Clinical Management of Psychological Problems

For alopecia patients, hair transplant or hair restoration are a sufficient catalyst for the desired psychological changes.  Others need more help in restoring their psychological well-being.  Recent developments in psychotherapies focused on finding solutions, include the documentation necessary to make more efficient the cognitive-behavioural procedures in order to help people overcome a negative image of their body.  For men who need such assistance, but are not willing to obtain professional counseling, cognitive-behavioural programs for helping themselves are available.  Physicians involved in treating balding problems should consider these programs, as well as the local resources of professional therapy. This assistance can be offered concomitantly with medical and surgical treatment.
The research literature on the psychological efficiency of various cosmetic interventions is generally satisfied by the positive results that patients can obtain.  Alopecia pacients search for a more positive self-image in order to live intensely a safer, plenary sense of self. Basically, the essential relief that patients experience is a removal of upsetting thoughts and feelings about their daily appearance.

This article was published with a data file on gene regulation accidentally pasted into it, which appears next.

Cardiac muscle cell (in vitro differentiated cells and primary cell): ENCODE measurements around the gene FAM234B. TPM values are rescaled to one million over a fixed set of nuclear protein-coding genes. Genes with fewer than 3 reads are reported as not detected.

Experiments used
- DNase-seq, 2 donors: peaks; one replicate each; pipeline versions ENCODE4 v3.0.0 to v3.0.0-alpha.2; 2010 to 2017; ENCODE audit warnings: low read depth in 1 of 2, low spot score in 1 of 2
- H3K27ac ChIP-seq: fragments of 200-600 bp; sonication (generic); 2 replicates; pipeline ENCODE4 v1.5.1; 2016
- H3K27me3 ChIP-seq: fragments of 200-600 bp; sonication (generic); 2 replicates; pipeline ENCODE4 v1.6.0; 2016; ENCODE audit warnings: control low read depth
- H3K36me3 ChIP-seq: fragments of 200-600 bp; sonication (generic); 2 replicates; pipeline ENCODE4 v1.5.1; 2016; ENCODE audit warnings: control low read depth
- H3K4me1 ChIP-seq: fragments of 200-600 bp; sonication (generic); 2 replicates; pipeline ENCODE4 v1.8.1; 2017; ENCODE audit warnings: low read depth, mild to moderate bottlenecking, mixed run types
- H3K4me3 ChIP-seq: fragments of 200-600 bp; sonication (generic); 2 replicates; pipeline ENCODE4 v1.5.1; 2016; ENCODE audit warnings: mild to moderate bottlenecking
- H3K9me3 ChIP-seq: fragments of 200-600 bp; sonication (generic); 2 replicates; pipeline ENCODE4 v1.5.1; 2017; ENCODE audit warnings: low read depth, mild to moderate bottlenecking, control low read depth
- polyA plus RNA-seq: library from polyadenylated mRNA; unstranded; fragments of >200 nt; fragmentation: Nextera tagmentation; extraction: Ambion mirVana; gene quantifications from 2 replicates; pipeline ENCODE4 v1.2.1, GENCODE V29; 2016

Of course, because patients often resist psychiatric referrals, bibliotherapy may be the first step.  Anyway, both alternatives should be presented to the patient as a way for “optimizing the development of positive feelings about your appearance.”  The truth is that most patients have assimilated deformed patterns of thoughts, emotions, and behaviours regarding the image of their own body.  Changing these patterns deserves as much attention as the patient’s hair restoration.
There are situations in which direct psychotherapy may be the only valid help.  Some alopecia patients, for some reason, are not suitable candidates for medical or surgical treatment.  For example, the surgeon may decide that surgical intervention is premature for a young patient, and that it will not produce its effect from a psychological point of view.  Despite an intense dissatisfaction towards his/her own body, the patient is not willing to consider a non-surgical hair addition. To advise the patient ”Don’t worry” or “If things get worse, come back in a few years” would have no point.  If accepting alopecia becomes the only option, then giving the patient a clear therapeutic direction for accepting his/her own appearance will be crucial.

Table of Contents:
Implication of the hair transplant in patient care
Clinical Assessments regarding the psychological problem of hair loss
Clinical Management of Psychological Problems